Over time we see the alloy iteration of the EVO holding up just fine with the only concerns being the thinner Grid Trail casing tires and the hub issue we ran into. We did end up with a couple of punctures in the rear tire and think a Grid Gravity at least in the rear would be a good idea. The suspension linkage is one of the simpler layouts on the market and something we don’t see being an issue being serviced down the road. We did not get any creaking out of it during our time on the bike. With a mostly raw aluminum paint job, paint chips are no concern. Although, we did end up with a couple of dents along the down tube from larger than normal rocks flying up on some of the less-traveled trails of South Mountain. Specialized does offer a lifetime warranty to the original owner when registered within the first 90 days of ownership against structural defects, and a 2-year warranty for paint, graphics, and any Specialized branded parts.

The Stumpjumper EVO Elite Alloy absolutely rips and will cater to those with a primary focus on downhill speed.

What's The Bottom Line?

The Stumpjumper EVO Elite Alloy absolutely rips and will cater to those with a primary focus on downhill speed. Do laps all day long! It loves rough terrain, ripping turns, finding new gaps we hadn’t considered and will get riders back up to the top of the fire road with ease. The level of adjustability built into the frame and fluid sizing chart means riders will have little trouble finding comfort on the bike. The Elite level build in particular is what we would call the best bang for the buck model out of the lineup with the money being put into the components that matter most. Straight from the showroom floor, the Stumpy EVO alloy is ready to hit any trail.

To learn more about the new Stumpjumper EVO Alloy line, head to Specialized.com

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About The Reviewer

Jonathon Simonetti - Age: 27 // Years Riding MTB: 18 // Height: 6’4” (1.93m) // Weight: 215-pounds (97.5kg)

Jonny started mountain biking in 2003 after taking a trip to Northstar and discovering how much more could be ridden than on a BMX bike. He began racing at age 12 and raced for about 12 years until ultimately deciding the pressure of racing wasn’t the best fit for having fun on a bike. After a couple years working in the industry and developing a deeper understanding of bikes inside and out he has an affinity for pairing his riding ability with the analysis of bikes and breaking down what makes them work well. He rides for fun now but still finds the most enjoyment out of going fast with friends.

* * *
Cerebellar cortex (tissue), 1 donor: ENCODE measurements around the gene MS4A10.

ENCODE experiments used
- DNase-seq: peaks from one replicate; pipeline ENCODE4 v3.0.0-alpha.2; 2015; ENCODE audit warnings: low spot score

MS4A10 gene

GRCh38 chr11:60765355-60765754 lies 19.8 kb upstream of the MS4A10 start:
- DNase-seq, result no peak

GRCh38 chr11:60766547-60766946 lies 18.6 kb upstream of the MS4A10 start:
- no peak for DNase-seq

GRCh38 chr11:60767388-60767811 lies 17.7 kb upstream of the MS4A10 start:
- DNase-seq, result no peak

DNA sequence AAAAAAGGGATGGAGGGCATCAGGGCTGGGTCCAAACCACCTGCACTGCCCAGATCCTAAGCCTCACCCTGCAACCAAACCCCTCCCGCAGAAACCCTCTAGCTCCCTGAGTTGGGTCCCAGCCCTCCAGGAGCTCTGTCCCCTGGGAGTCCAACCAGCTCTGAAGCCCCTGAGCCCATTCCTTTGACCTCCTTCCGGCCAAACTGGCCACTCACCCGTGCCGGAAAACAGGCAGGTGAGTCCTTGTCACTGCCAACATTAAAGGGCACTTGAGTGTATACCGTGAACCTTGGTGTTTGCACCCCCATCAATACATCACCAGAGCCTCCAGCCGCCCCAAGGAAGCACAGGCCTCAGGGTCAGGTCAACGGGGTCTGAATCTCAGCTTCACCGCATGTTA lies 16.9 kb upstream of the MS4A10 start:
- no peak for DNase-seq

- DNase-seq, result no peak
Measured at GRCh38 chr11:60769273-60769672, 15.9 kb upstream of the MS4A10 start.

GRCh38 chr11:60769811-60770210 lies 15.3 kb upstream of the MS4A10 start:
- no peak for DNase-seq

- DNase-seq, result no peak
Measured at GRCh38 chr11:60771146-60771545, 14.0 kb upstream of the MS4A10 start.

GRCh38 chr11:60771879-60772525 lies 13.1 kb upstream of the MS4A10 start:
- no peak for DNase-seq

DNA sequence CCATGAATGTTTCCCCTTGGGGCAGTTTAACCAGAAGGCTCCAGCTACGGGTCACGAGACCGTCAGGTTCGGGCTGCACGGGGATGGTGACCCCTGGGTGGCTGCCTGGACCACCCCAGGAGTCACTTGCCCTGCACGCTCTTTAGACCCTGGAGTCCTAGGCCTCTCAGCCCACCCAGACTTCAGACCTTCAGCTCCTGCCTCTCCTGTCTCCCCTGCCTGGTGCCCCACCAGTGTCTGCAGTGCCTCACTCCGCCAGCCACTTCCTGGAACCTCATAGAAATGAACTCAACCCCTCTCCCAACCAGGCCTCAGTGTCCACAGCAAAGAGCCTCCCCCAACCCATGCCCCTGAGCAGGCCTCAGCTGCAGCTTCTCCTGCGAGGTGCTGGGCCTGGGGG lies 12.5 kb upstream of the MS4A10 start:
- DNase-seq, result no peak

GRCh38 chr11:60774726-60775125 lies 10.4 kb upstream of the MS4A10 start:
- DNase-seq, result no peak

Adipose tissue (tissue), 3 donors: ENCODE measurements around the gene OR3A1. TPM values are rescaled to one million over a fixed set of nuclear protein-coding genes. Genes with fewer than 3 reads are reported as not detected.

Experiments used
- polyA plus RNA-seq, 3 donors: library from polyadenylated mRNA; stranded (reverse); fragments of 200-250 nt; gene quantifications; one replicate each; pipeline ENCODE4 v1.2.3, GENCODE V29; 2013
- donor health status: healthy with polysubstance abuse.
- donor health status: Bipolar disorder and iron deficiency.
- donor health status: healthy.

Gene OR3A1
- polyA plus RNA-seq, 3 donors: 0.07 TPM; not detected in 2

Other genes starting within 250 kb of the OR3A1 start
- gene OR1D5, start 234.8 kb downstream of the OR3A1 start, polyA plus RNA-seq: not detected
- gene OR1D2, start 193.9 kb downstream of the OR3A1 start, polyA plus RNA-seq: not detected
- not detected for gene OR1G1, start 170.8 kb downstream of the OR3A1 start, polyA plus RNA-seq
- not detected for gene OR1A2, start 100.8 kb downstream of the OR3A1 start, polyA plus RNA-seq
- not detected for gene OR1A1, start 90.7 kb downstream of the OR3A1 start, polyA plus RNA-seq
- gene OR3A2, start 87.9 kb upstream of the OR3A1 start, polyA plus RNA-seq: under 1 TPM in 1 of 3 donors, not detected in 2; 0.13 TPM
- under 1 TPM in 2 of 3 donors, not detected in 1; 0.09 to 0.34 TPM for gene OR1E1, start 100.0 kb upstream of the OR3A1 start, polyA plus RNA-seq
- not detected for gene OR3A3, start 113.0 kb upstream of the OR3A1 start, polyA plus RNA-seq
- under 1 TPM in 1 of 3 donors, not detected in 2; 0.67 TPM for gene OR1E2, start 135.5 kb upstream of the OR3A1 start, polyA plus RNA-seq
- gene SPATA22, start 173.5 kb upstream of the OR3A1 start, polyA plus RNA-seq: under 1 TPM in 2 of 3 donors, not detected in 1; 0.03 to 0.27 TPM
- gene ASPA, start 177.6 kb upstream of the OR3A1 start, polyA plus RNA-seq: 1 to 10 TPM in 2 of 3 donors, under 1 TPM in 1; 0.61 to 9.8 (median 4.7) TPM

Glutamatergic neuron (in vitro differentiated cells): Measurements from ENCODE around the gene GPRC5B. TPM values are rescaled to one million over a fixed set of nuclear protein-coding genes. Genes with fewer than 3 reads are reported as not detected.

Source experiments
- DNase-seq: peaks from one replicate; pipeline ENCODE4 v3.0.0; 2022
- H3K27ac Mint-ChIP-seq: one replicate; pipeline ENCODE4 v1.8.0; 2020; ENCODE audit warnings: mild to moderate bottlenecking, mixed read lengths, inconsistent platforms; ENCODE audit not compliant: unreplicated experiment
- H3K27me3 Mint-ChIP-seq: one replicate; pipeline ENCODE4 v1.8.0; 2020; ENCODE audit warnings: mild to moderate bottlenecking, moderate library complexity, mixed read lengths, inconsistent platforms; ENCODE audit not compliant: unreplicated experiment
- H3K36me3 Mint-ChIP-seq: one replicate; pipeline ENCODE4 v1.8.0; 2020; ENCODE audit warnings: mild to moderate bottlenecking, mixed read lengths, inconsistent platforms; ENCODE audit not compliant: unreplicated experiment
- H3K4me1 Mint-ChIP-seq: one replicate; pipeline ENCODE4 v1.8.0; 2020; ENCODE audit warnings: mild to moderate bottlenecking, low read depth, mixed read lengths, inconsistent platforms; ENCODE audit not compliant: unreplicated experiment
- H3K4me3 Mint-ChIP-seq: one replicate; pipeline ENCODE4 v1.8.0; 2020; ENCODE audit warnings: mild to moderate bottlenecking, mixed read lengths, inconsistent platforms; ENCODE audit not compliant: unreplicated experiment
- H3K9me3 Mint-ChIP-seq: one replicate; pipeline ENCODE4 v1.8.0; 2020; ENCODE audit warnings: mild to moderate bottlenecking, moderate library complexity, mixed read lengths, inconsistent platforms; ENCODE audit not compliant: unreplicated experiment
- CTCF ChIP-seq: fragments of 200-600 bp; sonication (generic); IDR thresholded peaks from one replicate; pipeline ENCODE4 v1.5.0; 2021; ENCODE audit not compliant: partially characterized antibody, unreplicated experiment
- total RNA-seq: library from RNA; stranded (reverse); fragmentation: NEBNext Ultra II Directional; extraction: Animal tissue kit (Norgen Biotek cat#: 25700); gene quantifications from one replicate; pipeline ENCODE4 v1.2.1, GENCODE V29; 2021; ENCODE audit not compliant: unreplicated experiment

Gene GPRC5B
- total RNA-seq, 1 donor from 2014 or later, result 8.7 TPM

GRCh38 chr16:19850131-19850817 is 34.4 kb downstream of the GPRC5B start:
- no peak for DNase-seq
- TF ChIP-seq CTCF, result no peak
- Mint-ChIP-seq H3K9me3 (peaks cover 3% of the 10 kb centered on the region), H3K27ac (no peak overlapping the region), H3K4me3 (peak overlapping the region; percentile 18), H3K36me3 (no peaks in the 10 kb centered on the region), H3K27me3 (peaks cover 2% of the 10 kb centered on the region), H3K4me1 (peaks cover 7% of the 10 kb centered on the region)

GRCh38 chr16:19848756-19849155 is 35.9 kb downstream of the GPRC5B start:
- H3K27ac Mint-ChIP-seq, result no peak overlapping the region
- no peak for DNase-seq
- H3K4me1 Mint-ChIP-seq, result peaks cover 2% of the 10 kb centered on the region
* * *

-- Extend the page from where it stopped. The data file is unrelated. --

Specifications

Product Specialized Stumpjumper EVO Elite Alloy Bike
Model Year 2022
Riding Type Enduro / All-Mountain
Rider Unisex
Sizes and Geometry
S1, S2, S3, S4, S5, S6 View Geometry
Size S1 S2 S3 S4 S5 S6
Top Tube Length 541 564 590 623 647 679
Head Tube Angle 64.5° 64.5° 64.5° 64.5° 64.5° 64.5°
Head Tube Length 95 95 105 115 125 135
Seat Tube Angle 78° 77.6° 77.2° 76.9° 77° 77°
Seat Tube Length 385 385 405 425 445 465
Bottom Bracket Height 335 (40 drop) 340 (35 drop) 340 (35 drop) 340 (35 drop) 340 (35 drop) 340 (35 drop)
Chainstay Length 441 441 441 441 451 451
Wheelbase 1172 1195 1219 1249 1288 1322
Standover 746 749 757 760 784 792
Reach 410 428 448 475 498 528
Stack 614 617 626 635 644 654
* Additional Info - Measurements are in mm unless otherwise noted
- Geometry listed for bike in "high" flip chip position and with "zero" offset headset cup
- Switching to "low" position lowers the bottom bracket by approx. 7mm and slackens the head tube angle by approx. 0.5°
- A +/-1° headset cup is included with bike
- A geometry adjustment table is included in photos above
Wheel Size 29"
Frame Material Aluminum
Frame Material Details M5 alloy chassis and rear end
Rear Travel 150mm
Rear Shock FOX FLOAT X Factory, Rx Trail Tune, EVOL Air sleeve, 2-position lever with LSC adjustment
Size: 210x50mm (S1), 210x55mm (S2-S6)
Fork FOX FLOAT 36 Factory, GRIP2 damper, 15x110mm, 44mm offset
Fork Travel 150mm (S1)
160mm (S2-S6)
Head Tube Diameter Tapered
Headset Specialized integrated 1-1/8" Campagnolo Standard compatible upper bearing, 1-1/2" lower bearing
Handlebar Specialized, 6061 alloy, 6° upsweep, 8° backsweep, 30mm rise, 800mm width
Stem DEITY 35mm
Length: 40mm (S1-S2), 50mm (S3-S6)
Grips Specialized Trail Grips
Brakes SRAM Code RS, 4-piston caliper, hydraulic disc, 200mm rotors
Brake Levers SRAM Code RS
Drivetrain 1x
Shifters SRAM GX Eagle, 12-speed
Front Derailleur N/A
Rear Derailleur SRAM GX Eagle, 12-speed, SRAM UDH hanger
ISCG Tabs ISCG05
Chainguide MRP Amg
Cranks SRAM GX Eagle, DUB
Length: 165mm (S1), 170mm (S2-S5), 175mm (S6)
Chainrings 30 tooth, alloy
Bottom Bracket SRAM DUB, BSA 73mm, threaded
Pedals N/A
Chain SRAM GX Eagle, 12-speed
Cassette SRAM XG-1275 10-52 tooth, 12-speed
Rims Roval Traverse 29 Alloy, 30mm inner width, hand-built, 2Bliss Ready
Hubs Front: Roval, sealed cartridge bearings, 15mmx 110mm spacing, 28 hole
Rear: Roval DT Swiss 370, Ratchet LN, SRAM XD driver body, 12mm thru-axle, 148mm spacing, 28 hole
Spokes DT Swiss Competition Race
Tires Front: Specialized Butcher, GRID TRAIL casing, GRIPTON T9 compound, 2Bliss Ready, 29"x2.3"
Rear: Specialized Eliminator, GRID TRAIL casing, GRIPTON T7 compound, 29"x2.3"
Saddle Specialized Bridge Comp, Hollow Cr-Mo rails
Width: 155mm (S1-S2), 143mm (S3-S6)
Seatpost OneUp Components Dropper Post V2, MMX lever
Length: 120mm (S1), 150mm (S2-S3), 180mm (S4), 210mm (S5-S6)
Seatpost Diameter 34.9mm
Seatpost Clamp Alloy single bolt, 38.6mm
Rear Dropout / Hub Dimensions 12mm x 148mm Boost
Max. Tire Size 29"x2.5"
Bottle Cage Mounts Yes
Colors Satin Aluminum/Gunmetal
Warranty Lifetime frame, 2 years Specialized components
Weight N/A
Miscellaneous
  • Asymmetrical design
  • 29" Trail Geometry with S-Sizing
  • SWAT Door integration and increased volume with added 22oz SWAT Bladder
  • Head tube angle adjustable between 63° and 65.5° with six total options available at 1/2° increments
  • A Horst pivot flip chip lowers the bottom bracket by approx. 7mm and slackens the head tube angle by approx. 0.5°
  • A +/-1° headset cup is included with bike
  • Fully enclosed internal cable routing
  • Sealed cartridge bearing pivots
  • SRAM UDH derailleur hanger
  • 30% (13.5mm) shock sag recommended
  • An aftermarket shock link allows the standard 29" rear wheel to be swapped out for a 27.5"
  • Price $5,600